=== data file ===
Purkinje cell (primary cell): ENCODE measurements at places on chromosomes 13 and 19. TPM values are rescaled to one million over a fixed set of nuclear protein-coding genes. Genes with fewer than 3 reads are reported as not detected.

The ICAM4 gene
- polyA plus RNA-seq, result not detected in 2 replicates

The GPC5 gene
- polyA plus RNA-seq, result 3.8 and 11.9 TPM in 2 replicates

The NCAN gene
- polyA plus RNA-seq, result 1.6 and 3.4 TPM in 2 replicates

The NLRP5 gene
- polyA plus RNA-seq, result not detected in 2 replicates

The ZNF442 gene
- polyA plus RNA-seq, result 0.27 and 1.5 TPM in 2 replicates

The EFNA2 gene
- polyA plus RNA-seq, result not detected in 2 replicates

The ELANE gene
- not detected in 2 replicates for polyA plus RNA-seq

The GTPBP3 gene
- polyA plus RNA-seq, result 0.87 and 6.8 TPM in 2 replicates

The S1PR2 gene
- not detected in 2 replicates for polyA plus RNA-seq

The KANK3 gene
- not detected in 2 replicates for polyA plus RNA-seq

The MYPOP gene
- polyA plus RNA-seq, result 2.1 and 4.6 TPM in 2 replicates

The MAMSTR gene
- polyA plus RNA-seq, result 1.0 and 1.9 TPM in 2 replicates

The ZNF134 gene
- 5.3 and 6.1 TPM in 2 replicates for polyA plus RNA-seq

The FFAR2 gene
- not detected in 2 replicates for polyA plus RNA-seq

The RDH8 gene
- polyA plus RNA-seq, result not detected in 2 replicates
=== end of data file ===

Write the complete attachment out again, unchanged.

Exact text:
Purkinje cell (primary cell): ENCODE measurements at places on chromosomes 13 and 19. TPM values are rescaled to one million over a fixed set of nuclear protein-coding genes. Genes with fewer than 3 reads are reported as not detected.

The ICAM4 gene
- polyA plus RNA-seq, result not detected in 2 replicates

The GPC5 gene
- polyA plus RNA-seq, result 3.8 and 11.9 TPM in 2 replicates

The NCAN gene
- polyA plus RNA-seq, result 1.6 and 3.4 TPM in 2 replicates

The NLRP5 gene
- polyA plus RNA-seq, result not detected in 2 replicates

The ZNF442 gene
- polyA plus RNA-seq, result 0.27 and 1.5 TPM in 2 replicates

The EFNA2 gene
- polyA plus RNA-seq, result not detected in 2 replicates

The ELANE gene
- not detected in 2 replicates for polyA plus RNA-seq

The GTPBP3 gene
- polyA plus RNA-seq, result 0.87 and 6.8 TPM in 2 replicates

The S1PR2 gene
- not detected in 2 replicates for polyA plus RNA-seq

The KANK3 gene
- not detected in 2 replicates for polyA plus RNA-seq

The MYPOP gene
- polyA plus RNA-seq, result 2.1 and 4.6 TPM in 2 replicates

The MAMSTR gene
- polyA plus RNA-seq, result 1.0 and 1.9 TPM in 2 replicates

The ZNF134 gene
- 5.3 and 6.1 TPM in 2 replicates for polyA plus RNA-seq

The FFAR2 gene
- not detected in 2 replicates for polyA plus RNA-seq

The RDH8 gene
- polyA plus RNA-seq, result not detected in 2 replicates